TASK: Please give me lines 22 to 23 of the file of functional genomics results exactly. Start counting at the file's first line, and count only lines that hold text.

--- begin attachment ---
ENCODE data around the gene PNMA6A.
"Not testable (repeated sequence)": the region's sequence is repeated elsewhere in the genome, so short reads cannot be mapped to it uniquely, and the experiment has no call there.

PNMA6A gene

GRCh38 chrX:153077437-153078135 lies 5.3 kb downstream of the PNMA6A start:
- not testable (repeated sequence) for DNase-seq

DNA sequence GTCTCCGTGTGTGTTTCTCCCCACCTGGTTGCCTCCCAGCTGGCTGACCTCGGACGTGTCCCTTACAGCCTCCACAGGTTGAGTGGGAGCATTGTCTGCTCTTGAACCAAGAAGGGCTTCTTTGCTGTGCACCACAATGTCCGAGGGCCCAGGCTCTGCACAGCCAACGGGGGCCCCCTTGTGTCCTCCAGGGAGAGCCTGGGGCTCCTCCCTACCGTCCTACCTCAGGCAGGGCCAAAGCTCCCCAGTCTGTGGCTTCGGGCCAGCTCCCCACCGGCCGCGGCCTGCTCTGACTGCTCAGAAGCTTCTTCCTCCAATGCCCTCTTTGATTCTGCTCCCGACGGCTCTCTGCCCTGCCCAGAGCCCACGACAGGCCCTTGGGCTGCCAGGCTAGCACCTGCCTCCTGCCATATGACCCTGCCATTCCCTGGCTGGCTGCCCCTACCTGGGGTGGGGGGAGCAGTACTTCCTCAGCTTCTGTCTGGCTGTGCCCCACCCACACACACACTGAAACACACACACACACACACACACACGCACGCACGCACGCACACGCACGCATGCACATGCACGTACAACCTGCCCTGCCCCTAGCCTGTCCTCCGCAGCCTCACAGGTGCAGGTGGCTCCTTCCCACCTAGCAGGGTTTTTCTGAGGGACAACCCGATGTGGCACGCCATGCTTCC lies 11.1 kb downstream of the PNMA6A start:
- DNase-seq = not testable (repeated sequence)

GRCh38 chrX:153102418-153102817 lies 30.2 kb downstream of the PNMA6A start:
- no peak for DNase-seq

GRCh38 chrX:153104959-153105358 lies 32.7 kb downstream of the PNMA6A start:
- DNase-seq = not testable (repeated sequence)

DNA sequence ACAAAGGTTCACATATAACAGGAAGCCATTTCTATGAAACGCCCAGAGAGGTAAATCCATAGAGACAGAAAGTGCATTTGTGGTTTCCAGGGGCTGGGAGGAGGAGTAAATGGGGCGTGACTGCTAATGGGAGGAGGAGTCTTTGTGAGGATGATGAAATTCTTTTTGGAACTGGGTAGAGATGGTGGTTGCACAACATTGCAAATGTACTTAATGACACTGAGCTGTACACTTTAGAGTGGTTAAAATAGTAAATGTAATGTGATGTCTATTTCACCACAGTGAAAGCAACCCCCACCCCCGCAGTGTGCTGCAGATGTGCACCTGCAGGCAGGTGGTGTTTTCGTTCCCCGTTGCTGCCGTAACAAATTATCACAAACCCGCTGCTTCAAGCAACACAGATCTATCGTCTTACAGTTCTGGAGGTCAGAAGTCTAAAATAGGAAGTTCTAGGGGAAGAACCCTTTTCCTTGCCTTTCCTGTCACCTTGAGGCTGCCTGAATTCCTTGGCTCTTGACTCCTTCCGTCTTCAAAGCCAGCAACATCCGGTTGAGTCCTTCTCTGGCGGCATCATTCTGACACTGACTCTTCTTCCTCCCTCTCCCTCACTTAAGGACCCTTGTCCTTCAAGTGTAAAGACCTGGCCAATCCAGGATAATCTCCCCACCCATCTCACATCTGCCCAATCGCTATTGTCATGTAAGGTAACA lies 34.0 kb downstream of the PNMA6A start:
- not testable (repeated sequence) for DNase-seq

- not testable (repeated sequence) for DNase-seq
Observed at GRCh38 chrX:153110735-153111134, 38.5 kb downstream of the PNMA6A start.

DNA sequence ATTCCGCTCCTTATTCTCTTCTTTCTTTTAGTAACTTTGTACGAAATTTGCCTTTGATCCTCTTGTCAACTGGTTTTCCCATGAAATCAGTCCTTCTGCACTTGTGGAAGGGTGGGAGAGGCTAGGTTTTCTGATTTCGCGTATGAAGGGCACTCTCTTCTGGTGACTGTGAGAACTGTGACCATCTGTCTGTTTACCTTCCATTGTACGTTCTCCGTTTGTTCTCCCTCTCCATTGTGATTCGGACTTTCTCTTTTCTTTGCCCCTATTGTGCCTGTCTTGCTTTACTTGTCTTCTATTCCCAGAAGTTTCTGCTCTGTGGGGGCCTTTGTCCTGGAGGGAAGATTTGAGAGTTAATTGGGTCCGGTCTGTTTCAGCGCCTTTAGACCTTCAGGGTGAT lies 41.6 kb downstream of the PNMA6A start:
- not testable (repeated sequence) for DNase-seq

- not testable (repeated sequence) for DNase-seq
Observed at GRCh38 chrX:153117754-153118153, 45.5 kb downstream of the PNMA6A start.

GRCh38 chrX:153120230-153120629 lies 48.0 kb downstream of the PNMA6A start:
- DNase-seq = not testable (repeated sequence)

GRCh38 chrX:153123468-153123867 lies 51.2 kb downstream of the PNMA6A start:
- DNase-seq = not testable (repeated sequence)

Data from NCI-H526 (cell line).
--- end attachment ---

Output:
GRCh38 chrX:153123468-153123867 lies 51.2 kb downstream of the PNMA6A start:
- DNase-seq = not testable (repeated sequence)